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This article was published on July 6, 2020

The iOS clipboard saga is a testament to Apple’s privacy-first approach

AKA suck it, Android

The iOS clipboard saga is a testament to Apple’s privacy-first approach
Callum Booth
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Callum Booth

Managing Editor

Callum is the Managing Editor of TNW. He covers the full spectrum of technology, looks after editorial newsletters, and makes the occasional Callum is the Managing Editor of TNW. He covers the full spectrum of technology, looks after editorial newsletters, and makes the occasional odd video.

Apple’s approach of making privacy one of its main selling points isn’t new, but it’s come to the forefront again with the ongoing iOS clipboard saga.

For some context, Apple announced iOS 14 at WWDC in June and, shortly afterwards, made the beta available to developers. This included the iOS clipboard privacy feature.

What this does is alert the user when an app tries to copy clipboard information. Something, it turns out, apps appear to do constantly.

TikTok was the first of these to cause a stir:

The company — owned by the Chinese firm, Bytedance — fixed this snooping in an update on June 27, three days after it was first brought to the public’s attention. In a statement, TikTok said it was originally copying the iOS clipboard in order to “identify repetitive, spammy behaviour.”

But this was only the start.

Over the following days, rafts of companies have had to apologize and resolve to fix their iOS clipboard-copying apps. This includes Reddit:

After this, the company resolved to fix the issue, telling The Verge that it was due “a codepath in the post composer that checks for URLs in the pasteboard and then suggests a post title based on the text contents of the URL.” They reiterated saying that Reddit doesn’t “store or send the pasteboard contents” anywhere.

Around this time, the same Twitter user (@DonCubed) claimed their next big scalp: Microsoft-owned LinkedIn.

Erran Berger — VP Engineering, Consumer Products at LinkedIn — got involved to say the company doesn’t “store or transmit the clipboard contents.”  Effectively, acknowledging the issue, but saying “WE DIDN’T MEAN TO SOZ.”

These apps snooping on the iOS clipboard are just the tip of the iceberg though. Over the weekend the Weather Network pulled its code from the App Store in order to deal with the issue properly.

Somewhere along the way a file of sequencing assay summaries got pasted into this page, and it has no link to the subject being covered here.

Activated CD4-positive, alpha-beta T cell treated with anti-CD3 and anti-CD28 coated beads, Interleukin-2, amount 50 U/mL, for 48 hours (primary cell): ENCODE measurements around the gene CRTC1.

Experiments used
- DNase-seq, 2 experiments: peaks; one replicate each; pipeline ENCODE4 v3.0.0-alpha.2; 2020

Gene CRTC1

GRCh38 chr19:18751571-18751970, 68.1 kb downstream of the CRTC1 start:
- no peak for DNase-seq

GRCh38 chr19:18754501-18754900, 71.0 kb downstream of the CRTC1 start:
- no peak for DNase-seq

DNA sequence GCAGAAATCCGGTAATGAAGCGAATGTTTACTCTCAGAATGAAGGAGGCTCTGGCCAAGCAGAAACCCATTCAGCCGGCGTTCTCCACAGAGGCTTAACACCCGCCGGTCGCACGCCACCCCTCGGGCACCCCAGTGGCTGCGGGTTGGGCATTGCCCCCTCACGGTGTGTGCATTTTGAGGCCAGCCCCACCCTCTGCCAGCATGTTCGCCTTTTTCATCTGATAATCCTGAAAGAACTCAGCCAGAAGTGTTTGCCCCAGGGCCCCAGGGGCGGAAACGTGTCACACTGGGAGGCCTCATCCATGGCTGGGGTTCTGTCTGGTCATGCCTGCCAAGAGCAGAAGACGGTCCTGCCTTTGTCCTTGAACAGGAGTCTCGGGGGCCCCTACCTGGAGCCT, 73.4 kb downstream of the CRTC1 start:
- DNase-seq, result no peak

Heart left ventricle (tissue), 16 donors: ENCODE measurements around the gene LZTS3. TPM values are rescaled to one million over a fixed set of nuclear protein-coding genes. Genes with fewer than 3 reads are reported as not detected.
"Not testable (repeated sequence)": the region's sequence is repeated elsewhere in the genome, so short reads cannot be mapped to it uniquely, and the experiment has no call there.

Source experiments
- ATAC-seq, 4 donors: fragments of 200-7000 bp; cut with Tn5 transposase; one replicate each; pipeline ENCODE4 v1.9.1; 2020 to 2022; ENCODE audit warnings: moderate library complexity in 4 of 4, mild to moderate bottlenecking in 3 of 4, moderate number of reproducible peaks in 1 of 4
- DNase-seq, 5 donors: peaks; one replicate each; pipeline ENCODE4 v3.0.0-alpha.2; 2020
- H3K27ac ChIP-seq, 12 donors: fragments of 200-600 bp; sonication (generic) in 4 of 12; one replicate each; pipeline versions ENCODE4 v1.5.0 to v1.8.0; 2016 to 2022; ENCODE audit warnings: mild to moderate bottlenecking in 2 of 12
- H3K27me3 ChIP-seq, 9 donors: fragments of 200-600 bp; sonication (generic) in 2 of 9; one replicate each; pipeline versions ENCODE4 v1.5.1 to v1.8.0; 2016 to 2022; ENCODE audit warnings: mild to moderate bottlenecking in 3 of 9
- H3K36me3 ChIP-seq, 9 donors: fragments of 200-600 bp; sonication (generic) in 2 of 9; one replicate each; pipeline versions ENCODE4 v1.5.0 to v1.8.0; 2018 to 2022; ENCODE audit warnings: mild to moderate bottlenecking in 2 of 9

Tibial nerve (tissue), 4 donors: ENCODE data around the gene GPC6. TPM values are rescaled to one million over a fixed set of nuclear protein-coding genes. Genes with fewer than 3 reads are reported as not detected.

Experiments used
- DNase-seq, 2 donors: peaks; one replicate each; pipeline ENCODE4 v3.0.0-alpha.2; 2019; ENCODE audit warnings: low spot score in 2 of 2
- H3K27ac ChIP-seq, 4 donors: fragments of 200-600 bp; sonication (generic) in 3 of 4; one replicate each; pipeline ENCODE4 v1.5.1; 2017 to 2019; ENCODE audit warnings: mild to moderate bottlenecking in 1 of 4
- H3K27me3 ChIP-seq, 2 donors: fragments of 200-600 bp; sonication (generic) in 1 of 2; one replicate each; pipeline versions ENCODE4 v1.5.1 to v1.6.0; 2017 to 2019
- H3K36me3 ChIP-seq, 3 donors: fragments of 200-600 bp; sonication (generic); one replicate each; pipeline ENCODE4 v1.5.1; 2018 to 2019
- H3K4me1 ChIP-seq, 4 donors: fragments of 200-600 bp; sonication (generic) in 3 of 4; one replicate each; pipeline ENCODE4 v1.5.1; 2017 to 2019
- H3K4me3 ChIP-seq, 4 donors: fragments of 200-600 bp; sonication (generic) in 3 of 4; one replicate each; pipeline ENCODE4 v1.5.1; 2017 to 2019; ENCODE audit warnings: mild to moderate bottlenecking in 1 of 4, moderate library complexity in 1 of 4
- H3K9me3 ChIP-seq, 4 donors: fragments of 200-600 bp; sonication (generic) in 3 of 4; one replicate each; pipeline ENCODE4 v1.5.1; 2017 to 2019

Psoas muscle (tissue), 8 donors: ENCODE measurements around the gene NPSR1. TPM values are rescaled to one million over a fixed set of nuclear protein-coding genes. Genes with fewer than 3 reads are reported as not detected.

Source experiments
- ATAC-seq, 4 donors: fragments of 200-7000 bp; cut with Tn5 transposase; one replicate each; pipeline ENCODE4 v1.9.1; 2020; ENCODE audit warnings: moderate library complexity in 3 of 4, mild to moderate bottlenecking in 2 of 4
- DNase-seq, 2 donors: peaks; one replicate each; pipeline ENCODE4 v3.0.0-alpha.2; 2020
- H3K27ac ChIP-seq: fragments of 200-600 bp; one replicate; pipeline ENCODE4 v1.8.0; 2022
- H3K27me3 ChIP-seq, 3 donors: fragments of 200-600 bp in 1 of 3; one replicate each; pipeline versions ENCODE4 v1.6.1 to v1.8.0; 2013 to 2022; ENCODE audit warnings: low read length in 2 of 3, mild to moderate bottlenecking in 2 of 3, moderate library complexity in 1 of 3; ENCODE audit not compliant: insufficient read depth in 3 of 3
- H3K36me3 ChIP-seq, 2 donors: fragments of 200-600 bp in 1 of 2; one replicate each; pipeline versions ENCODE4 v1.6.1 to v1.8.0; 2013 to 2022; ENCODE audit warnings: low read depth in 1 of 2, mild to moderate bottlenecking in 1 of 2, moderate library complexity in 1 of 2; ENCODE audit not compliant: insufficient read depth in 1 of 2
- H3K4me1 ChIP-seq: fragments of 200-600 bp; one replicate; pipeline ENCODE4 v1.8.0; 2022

And while there are plenty of companies being vocal about this issue, there are plenty that are staying quiet — and those are the ones we know about.

But why is copying information from the iOS clipboard bad?

Before we go on, we should clarify exactly why apps copying iOS clipboard data isn’t good practice.

Firstly, we need to acknowledge that copying data from the clipboard isn’t shady in itself. For example, a web browser automatically suggesting you visit a website in your clipboard. Or copying a confirmation code from one app and it automatically appearing in another. These are examples of the mechanism working as it should: making the user experience slick and useful — as long as that data isn’t stored anywhere and is only used locally, of course.

The problem is apps that have no discernible need to be checking your clipboard, doing so constantly and consistently.

Jake Moore, Cybersecurity Specialist at ESET, told me the most damaging impact of this iOS clipboard copying would be “passwords or bank details” being accessed — especially from a password manager. This could be even more dangerous if the password manager doesn’t have two-factor authentication enabled.

In other words, “in the wrong hands, any type of snooping around on the clipboard could be quite damaging.”

Now, apps might not be scooping up clipboard data purposefully (for example, the LinkedIn copying was supposedly due to the app doing an “equality check”), but they are still taking your information without your knowledge.

And that’s not on.

And why does this saga reflect well on Apple?

Apps copying user info from clipboards isn’t new. In fact, Mysk published an expose about it in February (after telling Apple about it the month before).

What’s refreshing is a major tech company actually putting its money where its mouth is and implementing a user-centric policy. And, even better, app developers are having to change alongside it. So fair-fucking-play, Apple.

But it does make you ponder about Android.

Google’s mobile OS is far more open about API access and has a… looser approach to privacy. This has improved with Android 10, but if clipboard copying is happening on iOS, then you can guarantee it’s occurring on Android too — and most likely in a worse fashion. Every single day Google is quiet about this, Apple is winning a privacy victory, which is exactly what it wants.

Confronting things like iOS clipboard snooping is refreshing, but let’s not forget it’s a business tactic. Privacy is another way of Apple differentiating itself from Android. It’s a product.

But, as far as products go, it’s a pretty fucking good one.

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